Study of Pharmacology // Drug Repurposing

Study of Pharmacology

Biomedical Sciences (BBS)

The degree programme is based on the course-unit system. Students normally take a total of four units each year, made up of half or whole units. (Courses of equal unit value are designed to represent equivalent workloads.) As the first year forms the foundation of the degree most courses are compulsory, but, in both the second and third years, students are given some choice. Most courses combine practical and tutorial sessions with a lecture programme. Practical and tutorial work is based on small-group teaching providing opportunities for informal discussion of particular topics.
Throughout the three years, pharmacology students have close contact with students from other departments. Indeed some of the first-year courses are taken by students from a number of other departments in the Faculty of Life Sciences. In the second and third years pharmacology students often attend the same courses as physiology and medicinal chemistry students.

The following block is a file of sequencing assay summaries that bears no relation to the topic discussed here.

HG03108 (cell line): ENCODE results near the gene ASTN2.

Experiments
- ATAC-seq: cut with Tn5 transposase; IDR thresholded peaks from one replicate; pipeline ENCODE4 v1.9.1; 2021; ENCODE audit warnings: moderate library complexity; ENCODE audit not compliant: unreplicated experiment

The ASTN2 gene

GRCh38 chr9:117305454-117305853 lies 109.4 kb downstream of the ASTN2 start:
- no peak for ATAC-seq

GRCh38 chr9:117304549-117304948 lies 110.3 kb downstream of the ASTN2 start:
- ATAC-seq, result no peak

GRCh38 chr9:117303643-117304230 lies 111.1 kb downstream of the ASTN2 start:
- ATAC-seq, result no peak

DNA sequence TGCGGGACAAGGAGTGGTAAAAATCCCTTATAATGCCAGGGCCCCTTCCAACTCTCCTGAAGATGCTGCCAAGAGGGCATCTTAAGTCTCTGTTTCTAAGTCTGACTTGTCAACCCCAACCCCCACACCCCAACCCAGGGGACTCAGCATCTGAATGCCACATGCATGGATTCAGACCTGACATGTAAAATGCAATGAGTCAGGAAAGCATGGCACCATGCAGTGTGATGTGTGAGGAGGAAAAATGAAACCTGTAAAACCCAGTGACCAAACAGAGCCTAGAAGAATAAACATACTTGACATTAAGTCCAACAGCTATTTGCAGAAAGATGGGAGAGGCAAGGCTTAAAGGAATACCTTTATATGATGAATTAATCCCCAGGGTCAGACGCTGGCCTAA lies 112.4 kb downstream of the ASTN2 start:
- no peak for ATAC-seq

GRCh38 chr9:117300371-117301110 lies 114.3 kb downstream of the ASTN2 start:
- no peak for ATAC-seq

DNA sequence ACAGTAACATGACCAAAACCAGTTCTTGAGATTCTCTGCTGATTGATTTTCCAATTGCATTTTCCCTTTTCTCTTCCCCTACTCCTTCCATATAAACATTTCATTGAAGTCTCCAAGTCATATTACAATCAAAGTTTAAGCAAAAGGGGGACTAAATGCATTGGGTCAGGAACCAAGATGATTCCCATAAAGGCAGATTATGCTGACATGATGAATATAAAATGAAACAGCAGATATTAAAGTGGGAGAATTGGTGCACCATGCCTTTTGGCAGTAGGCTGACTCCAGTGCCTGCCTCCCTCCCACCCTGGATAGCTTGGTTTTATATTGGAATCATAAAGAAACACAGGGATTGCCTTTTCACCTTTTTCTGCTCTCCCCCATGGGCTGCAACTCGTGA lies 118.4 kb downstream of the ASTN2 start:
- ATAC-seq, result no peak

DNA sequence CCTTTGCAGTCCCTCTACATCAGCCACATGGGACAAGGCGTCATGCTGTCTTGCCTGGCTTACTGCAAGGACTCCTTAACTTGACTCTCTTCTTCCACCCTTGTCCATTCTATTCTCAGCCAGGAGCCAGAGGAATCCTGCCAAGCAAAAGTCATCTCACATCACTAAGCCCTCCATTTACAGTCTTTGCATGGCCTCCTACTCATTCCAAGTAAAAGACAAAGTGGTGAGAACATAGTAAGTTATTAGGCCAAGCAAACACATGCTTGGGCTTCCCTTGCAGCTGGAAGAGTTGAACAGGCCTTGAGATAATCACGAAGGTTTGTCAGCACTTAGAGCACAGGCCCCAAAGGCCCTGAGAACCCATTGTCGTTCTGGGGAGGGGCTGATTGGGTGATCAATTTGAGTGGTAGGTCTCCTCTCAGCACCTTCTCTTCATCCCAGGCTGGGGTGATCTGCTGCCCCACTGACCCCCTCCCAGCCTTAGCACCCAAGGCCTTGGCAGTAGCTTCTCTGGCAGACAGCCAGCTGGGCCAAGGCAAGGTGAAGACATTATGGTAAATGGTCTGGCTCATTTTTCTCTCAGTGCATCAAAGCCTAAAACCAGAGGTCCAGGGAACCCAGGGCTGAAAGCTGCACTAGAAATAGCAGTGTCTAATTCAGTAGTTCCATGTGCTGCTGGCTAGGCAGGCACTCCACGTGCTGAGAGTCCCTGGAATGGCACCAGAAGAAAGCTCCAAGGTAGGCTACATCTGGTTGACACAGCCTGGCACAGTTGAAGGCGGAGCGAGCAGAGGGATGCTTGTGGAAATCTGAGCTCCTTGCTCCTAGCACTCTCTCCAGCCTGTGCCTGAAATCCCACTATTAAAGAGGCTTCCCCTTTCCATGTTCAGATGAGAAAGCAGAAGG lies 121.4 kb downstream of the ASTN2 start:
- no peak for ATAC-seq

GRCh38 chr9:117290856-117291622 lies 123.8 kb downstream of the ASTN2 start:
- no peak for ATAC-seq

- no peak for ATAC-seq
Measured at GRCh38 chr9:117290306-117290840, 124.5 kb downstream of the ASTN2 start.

Courses in each of the first two years of the degree programme run concurrently; lectures and tutorials are usually held in the morning with practical work in the afternoons. Third-year courses, on the other hand, run consecutively in 'blocks', each course being studied full-time for a set period. A one-unit course runs for six weeks.
The progress of all students is carefully monitored by the Departmental Tutor who also advises on academic matters such as selection of courses. In addition all students are allocated a Personal Tutor who advises on problems of any kind.
The major means of assessment is by formal written examination, during May. However, most courses will use some in-course assessment, typically providing 20% to 30% of the marks, based on written accounts of practicals, essays or course tests. Progress to the second and third years of the programme requires a satisfactory examination performance at the end of each academic year.

Year 2: Dr Talvinder SihraRoom G47 Medical Sciences Building
Telephone 020 7679 3296;
Email: t.sihra@ucl.ac.uk

Year 3: Dr Martin StockerRoom 408, LMP Building

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In the name of God?

by PositiveOption

Michael Servetus (also Miguel Servet or Miguel Serveto; 29 September 1511 – 27 October 1553) was a Spanish theologian, physician, cartographer, and humanist.
He was the first European to describe the function of pulmonary circulation.
His interests included many sciences: mathematics, astronomy and meteorology, geography, human anatomy, medicine and pharmacology, as well as jurisprudence, and the scholarly study of the Bible in its original languages.
He is renowned in the history of several of these fields, particularly medicine and theology

Gnosis v.